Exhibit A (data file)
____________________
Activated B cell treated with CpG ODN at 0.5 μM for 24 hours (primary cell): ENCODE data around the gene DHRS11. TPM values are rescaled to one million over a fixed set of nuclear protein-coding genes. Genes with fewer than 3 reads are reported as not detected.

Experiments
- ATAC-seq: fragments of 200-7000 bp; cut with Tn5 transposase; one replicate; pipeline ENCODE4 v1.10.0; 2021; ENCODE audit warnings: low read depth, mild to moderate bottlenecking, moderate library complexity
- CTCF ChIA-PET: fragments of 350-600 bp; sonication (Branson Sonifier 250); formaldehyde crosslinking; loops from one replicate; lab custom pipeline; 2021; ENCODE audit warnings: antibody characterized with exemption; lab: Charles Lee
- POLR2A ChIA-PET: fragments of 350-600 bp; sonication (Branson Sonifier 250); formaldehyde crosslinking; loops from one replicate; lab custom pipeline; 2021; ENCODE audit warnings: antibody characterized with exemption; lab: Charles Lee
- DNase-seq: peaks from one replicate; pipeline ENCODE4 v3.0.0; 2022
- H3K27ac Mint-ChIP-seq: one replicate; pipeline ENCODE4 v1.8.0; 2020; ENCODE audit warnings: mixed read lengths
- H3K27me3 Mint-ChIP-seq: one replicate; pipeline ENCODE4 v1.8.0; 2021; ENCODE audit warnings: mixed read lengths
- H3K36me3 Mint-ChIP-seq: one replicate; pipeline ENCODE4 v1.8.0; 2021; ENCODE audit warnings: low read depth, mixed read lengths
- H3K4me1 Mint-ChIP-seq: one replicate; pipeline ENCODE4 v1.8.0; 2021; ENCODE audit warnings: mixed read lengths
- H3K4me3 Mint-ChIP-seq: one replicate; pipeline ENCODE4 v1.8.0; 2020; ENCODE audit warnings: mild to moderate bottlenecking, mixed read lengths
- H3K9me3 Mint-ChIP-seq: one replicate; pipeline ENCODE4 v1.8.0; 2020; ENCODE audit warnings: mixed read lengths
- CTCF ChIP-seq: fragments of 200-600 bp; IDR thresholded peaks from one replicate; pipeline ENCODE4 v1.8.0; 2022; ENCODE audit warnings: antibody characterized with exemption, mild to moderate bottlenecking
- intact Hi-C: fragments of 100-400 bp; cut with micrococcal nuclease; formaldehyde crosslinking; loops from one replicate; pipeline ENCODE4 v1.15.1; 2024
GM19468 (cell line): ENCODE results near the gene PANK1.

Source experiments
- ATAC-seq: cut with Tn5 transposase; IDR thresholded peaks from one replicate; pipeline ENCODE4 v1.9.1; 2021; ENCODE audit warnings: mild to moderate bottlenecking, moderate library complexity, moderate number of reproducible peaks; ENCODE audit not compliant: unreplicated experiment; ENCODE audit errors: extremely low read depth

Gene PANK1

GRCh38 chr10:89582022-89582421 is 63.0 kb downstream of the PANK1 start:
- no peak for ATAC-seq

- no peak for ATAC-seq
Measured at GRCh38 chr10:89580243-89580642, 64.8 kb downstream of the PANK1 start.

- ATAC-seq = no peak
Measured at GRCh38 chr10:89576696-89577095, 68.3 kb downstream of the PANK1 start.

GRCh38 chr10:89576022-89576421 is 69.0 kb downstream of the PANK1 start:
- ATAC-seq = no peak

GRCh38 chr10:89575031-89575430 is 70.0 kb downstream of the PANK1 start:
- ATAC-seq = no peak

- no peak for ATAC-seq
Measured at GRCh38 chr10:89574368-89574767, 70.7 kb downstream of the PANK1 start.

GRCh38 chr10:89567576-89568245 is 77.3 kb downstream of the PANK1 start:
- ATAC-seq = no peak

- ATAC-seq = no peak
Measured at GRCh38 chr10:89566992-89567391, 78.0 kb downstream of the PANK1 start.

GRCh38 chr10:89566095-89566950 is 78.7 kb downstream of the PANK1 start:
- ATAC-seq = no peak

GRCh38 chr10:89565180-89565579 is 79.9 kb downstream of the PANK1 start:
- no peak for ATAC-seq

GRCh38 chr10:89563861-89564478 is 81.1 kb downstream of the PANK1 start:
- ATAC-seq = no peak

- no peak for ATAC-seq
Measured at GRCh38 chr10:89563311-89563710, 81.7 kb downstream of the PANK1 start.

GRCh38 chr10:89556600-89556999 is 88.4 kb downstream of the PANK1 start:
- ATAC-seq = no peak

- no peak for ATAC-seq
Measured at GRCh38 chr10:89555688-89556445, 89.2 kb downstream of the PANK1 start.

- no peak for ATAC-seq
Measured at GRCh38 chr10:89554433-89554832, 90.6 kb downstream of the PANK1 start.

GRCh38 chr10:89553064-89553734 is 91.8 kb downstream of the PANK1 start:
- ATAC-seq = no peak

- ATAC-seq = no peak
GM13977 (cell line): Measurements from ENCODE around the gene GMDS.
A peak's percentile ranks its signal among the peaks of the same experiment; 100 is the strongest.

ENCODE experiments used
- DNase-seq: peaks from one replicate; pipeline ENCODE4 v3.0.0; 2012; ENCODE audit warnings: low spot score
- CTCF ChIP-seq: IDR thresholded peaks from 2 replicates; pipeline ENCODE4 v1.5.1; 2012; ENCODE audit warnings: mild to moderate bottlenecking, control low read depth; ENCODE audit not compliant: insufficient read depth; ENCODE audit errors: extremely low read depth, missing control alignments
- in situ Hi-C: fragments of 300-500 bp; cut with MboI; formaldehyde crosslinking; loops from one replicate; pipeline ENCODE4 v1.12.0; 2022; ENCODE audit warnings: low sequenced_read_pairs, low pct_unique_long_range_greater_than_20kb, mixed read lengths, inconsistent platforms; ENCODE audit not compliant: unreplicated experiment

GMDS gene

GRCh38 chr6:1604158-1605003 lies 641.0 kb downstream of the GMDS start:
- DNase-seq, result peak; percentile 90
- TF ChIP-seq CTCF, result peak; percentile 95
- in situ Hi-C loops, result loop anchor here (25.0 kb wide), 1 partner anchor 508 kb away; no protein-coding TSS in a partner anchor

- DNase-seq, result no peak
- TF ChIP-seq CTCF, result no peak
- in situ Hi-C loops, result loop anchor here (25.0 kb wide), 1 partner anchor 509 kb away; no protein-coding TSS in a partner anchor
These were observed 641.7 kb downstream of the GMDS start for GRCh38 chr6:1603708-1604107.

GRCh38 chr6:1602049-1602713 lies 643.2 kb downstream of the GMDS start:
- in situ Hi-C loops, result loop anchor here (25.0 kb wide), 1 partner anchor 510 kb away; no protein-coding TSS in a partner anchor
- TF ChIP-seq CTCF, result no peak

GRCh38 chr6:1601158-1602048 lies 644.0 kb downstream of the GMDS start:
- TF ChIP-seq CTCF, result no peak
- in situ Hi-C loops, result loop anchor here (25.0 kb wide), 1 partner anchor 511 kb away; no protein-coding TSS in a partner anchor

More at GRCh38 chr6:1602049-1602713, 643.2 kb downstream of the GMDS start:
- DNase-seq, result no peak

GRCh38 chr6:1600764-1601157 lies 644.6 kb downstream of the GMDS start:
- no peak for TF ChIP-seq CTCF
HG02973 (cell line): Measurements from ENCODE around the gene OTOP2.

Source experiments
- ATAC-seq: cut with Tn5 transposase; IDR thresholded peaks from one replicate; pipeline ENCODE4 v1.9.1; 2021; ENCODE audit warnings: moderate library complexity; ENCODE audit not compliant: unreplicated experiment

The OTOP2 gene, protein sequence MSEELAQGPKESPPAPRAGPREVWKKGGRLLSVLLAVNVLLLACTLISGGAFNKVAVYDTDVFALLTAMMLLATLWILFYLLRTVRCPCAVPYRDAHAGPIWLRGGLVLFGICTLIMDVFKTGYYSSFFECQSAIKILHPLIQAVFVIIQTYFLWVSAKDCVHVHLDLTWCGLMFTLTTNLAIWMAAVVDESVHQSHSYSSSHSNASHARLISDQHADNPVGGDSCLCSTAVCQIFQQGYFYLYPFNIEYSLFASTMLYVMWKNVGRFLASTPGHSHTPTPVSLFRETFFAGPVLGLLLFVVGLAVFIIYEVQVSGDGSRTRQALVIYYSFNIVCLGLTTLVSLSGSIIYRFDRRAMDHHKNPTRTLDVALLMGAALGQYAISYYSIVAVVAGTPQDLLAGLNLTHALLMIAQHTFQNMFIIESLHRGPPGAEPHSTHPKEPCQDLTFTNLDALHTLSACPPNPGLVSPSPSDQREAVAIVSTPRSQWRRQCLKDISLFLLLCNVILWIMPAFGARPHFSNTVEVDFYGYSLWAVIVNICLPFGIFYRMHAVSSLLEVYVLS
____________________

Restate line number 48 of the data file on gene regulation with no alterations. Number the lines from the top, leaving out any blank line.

Measured at GRCh38 chr10:89554433-89554832, 90.6 kb downstream of the PANK1 start.